GH deficient adults may experience extreme tiredness, memory loss, lack of motivation and concentration, feelings of anxiety, depression or just general low mood. Some people complain of increased emotional outbursts, paranoia, reduced confidence, low self esteem and reduced sociability.
The benefits of replacing this hormone deficiency should be the reversal or protection from the effects listed above. The use of the QoL- AGHDA at the end of a trial of GH provides the basis for assessing if the trial has been beneficial.
Are there any side effects to GH replacement?
GH used today is synthetically produced ‘recombinant human Growth Hormone’ (rGH) but has an identical structure to the natural hormone. The doses used in replacement will be gauged to maintain GH levels in the appropriate range for each individual. Side effects include mild swelling of the hands and feet with occasional joint discomfort, or tingling in the fingers but these are usually temporary and settle with a dose reduction if persistent. Occasionally a mild headache will occur at the start of treatment but this also usually passes within a few days. Effects on blood pressure and blood glucose level can occur and will be monitored by your endocrinologist and endocrine nurse specialist.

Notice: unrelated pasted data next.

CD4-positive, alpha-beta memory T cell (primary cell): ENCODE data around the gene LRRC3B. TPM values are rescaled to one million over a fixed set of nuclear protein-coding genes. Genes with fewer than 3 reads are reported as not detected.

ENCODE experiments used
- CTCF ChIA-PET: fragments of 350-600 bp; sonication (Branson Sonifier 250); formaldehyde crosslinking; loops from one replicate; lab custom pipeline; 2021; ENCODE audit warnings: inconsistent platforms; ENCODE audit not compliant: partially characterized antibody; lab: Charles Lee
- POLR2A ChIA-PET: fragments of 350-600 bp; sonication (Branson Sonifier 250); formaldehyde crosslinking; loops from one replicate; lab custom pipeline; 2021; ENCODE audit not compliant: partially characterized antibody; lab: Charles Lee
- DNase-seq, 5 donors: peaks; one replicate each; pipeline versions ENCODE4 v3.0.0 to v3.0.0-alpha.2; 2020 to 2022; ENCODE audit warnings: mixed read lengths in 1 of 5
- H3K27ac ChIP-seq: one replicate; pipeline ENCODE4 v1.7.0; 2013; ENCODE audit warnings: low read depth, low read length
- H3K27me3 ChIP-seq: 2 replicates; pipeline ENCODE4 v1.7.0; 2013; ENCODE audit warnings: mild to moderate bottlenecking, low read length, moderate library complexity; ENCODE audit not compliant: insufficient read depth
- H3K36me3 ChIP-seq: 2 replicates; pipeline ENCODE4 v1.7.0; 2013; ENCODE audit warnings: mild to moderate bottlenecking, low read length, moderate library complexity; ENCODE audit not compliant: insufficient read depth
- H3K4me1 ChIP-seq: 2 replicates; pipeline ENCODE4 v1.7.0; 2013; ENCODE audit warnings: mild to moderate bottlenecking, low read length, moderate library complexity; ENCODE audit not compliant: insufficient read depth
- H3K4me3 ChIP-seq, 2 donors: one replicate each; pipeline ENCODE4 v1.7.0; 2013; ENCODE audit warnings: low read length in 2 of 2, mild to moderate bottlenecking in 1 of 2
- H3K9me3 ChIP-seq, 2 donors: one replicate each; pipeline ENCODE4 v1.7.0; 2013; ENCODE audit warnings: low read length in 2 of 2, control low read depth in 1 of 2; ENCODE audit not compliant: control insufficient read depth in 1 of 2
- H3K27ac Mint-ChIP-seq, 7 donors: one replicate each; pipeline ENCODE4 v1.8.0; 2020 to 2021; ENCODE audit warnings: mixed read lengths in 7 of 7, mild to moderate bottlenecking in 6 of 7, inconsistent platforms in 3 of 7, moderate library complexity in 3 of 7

How will my replacement be managed?
To qualify for a trial of rGH replacement you will have undergone dynamic testing within the Endocrine Investigation Unit, with either an Insulin Tolerance Test or a Glucagon Stimulation Test. Should the testing show you to be GH deficient your endocrine doctor will send a shared care protocol (SCP) document to your GP. You will also need to give your permission for the Care Commissioning Group (CCG) to access your personal clinical information to fully consider the application for funding of this hormone replacement.
The SCP document outlines the GH replacement routine and how the replacement will be managed. Your GP needs to sign this to ensure prescription for the GH will be continued once the trial period is complete. Once signed, your GP must return a copy of the signed penultimate page of the document to the endocrine nurse specialist.